Mr. THURSTON. Would they not withhold compensation from that enumerator, if he failed?
Mr. TRUESDELL. That is the intention.
Mr. MOORMAN. That is one thing I am interested in, putting a check on them that will make them fill it out completely.
Doctor HILL. That trouble arises in the case of lodging houses and places of that kind, where the population changes over night.
The CHAIRMAN. Mainly in the large cities? Doctor Hill. Yes, sir. Mr. MOORMAN. In other words, if you were employed and paid enough money for your services, you would do that right. I am in favor of paying them more, but requiring more service.
Mrs. Kahn. If everybody would stay home one day, and the enumerators make their rounds on that day, all these questions could be covered.
Mr. LOZIER. What would the commercial people, the industrial people, the money-mad people in America, consider their economic loss to be if they would lose one day?
Mrs. Kaun. Let us have it on Sunday.
Mr. RANKIN. I think you would find that there are mighty few people who would stay at home on Sunday.
Mr. JACOBSTEIN. What was the cost of the 1920 census?
Mr. JACOBSTEIN. Are you taking that as a basis for your estimated cost? Mr. GOSNELL. Yes, sir.
Mr. JACOBSTEIN. You are basing your prospective cost on the 1920 census?
Mr. GOSNELL. Yes, sir; with increases. We have increased the rate of compensation to enumerators about 20 per cent, and it is based on an increased population.
The CHAIRMAN. Have you any information here in regard to the compensation these people will receive? It is not provided in the bill.
Mr. GOSNELL. There are different grades. It is left to the Director of the Census. In the last census we employed several thousand on a per diem basis, from $5 to $6 per day.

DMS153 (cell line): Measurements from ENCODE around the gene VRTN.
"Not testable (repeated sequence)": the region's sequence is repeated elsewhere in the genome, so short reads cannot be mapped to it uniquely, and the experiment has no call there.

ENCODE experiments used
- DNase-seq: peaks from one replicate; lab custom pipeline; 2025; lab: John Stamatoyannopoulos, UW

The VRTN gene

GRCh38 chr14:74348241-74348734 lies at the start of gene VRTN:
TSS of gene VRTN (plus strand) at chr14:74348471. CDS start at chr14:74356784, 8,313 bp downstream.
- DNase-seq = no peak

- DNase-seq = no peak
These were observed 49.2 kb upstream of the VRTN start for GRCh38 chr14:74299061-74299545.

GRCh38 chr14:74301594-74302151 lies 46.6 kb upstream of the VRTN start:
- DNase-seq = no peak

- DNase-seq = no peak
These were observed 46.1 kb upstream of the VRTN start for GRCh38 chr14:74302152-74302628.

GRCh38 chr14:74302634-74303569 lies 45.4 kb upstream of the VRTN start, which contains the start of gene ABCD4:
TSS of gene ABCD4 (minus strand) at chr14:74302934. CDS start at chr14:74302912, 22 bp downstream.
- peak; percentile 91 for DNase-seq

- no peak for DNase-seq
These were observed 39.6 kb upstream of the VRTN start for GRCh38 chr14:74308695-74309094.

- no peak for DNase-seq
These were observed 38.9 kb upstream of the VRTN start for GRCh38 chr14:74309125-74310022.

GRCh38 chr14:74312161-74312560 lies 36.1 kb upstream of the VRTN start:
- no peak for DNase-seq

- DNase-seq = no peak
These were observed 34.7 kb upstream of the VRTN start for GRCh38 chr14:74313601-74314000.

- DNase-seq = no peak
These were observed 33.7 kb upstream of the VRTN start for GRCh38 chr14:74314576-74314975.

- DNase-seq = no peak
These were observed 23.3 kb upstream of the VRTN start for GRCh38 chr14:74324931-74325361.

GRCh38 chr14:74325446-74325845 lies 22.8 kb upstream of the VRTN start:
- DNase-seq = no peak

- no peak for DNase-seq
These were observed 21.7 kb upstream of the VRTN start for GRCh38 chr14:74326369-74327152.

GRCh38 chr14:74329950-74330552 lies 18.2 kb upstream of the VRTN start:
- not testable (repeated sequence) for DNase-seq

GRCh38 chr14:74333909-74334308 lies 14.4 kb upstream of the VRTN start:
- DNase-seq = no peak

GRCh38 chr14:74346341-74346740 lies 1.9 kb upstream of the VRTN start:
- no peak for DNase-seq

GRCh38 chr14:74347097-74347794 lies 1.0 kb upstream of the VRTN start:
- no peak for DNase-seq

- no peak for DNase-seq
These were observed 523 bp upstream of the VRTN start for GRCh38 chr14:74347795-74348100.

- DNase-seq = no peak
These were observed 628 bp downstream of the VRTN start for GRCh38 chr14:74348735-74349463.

The CHAIRMAN. What will be the pay of these enumerators and supervisors, and the rest of them? I think the committee would be interested in knowing that.
Mr. GOSNELL. We propose to pay the supervisors approximately $2,000 for the job.
The CHAIRMAN. For how long a time?
Mr. GOSNELL. About six or eight months. The assistant to the supervisors will be paid from $150 to $200 per month.
The CHAIRMAN. For the same length of time?
Mr. GOSNELL. They get their traveling expenses, where they have to do any traveling.
The CHAIRMAN. Let us get the schedule first. I think we ought to have what the compensation of these different groups is to be. · Mr. GOSNELL. The clerks and stenographers will be paid from $75 to $125 a month.
The CHAIRMAN. For how long a time? Mr. GOSNELL. They will run from three or four days to six or eight months.
The CHAIRMAN. At that rate? Mr. GOSNELL. Yes, sir. The interpreters will be paid approximately $5 a day. The enumerators will be paid on a piece-price basis, which we hope will average $6 a day.
Mrs. KAHN. Will you set a maximum?
Mrs. Kahn. What difference do you make in the agricultural districts? They can go into a hotel in a big city and get hundreds of names in a day, and in the agricultural district they would have to travel many miles to get the same number of names.
Mr. GOSNELL. That is very true. In the large cities the rate of compensation will probably be from 3 to 5 cents a name, and in the agricultural section they run as high as 25 to 50 cents a name. Mrs. Kahn. That is what I wanted to know.
The CHAIRMAN. I think he will go fully into it if the committee will give him an opportunity.
Mr. GOSNELL. I believe that covers it, except some who will be sent out from the bureau to act as supervisors or disbursing officers.
Mrs. Kain. They will be regular employees of the bureau?
Mr. GOSNELL. No, sir. We have an item of $100,000 for that. The CHAIRMAN. Regional disbursing officers? Mr. GOSNELL. Yes, sir; and supervisors. We propose to use them for the reason that if 125,000 vouchers come into Washington in 30 or 40 days it would mean that many of them would not be paid for some weeks.
The CHAIRMAN. What is the administrative program? That is permanent? Mr. GOSNELL. Yes, sir.
The CHAIRMAN. Salaries and expenses of regional disbursing officers. Is that a continuing item? Mr. GOSNELL. No, sir; just for that item.
The CHAIRMAN. Population office?
Mr. THURSTON. What number of persons would constitute a unit over wbich a supervisor would have supervision?
Mr. GOSNELL. About 275,000 population, usually.
The CHAIRMAN. You do not think it advisable to divide the country into congressional districts for the census, but to divide it as you may see fit, where the census can be best taken? You will not confine yourself to congressional districts?